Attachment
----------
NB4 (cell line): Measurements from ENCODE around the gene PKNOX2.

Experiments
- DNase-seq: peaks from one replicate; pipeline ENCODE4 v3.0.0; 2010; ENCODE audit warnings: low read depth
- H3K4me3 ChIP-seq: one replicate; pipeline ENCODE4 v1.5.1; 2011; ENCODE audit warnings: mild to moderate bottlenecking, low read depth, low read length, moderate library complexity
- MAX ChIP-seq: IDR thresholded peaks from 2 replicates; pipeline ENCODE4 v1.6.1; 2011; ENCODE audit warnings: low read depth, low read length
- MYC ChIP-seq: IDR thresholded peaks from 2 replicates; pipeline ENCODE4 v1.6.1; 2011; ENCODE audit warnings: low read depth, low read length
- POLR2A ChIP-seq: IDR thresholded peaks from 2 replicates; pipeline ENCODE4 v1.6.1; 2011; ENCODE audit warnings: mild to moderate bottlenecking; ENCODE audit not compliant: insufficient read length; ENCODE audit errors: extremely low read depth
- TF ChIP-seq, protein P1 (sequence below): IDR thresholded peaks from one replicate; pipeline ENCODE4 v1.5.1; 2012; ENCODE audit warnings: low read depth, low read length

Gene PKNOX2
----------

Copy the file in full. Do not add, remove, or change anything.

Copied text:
NB4 (cell line): Measurements from ENCODE around the gene PKNOX2.

Experiments
- DNase-seq: peaks from one replicate; pipeline ENCODE4 v3.0.0; 2010; ENCODE audit warnings: low read depth
- H3K4me3 ChIP-seq: one replicate; pipeline ENCODE4 v1.5.1; 2011; ENCODE audit warnings: mild to moderate bottlenecking, low read depth, low read length, moderate library complexity
- MAX ChIP-seq: IDR thresholded peaks from 2 replicates; pipeline ENCODE4 v1.6.1; 2011; ENCODE audit warnings: low read depth, low read length
- MYC ChIP-seq: IDR thresholded peaks from 2 replicates; pipeline ENCODE4 v1.6.1; 2011; ENCODE audit warnings: low read depth, low read length
- POLR2A ChIP-seq: IDR thresholded peaks from 2 replicates; pipeline ENCODE4 v1.6.1; 2011; ENCODE audit warnings: mild to moderate bottlenecking; ENCODE audit not compliant: insufficient read length; ENCODE audit errors: extremely low read depth
- TF ChIP-seq, protein P1 (sequence below): IDR thresholded peaks from one replicate; pipeline ENCODE4 v1.5.1; 2012; ENCODE audit warnings: low read depth, low read length

Gene PKNOX2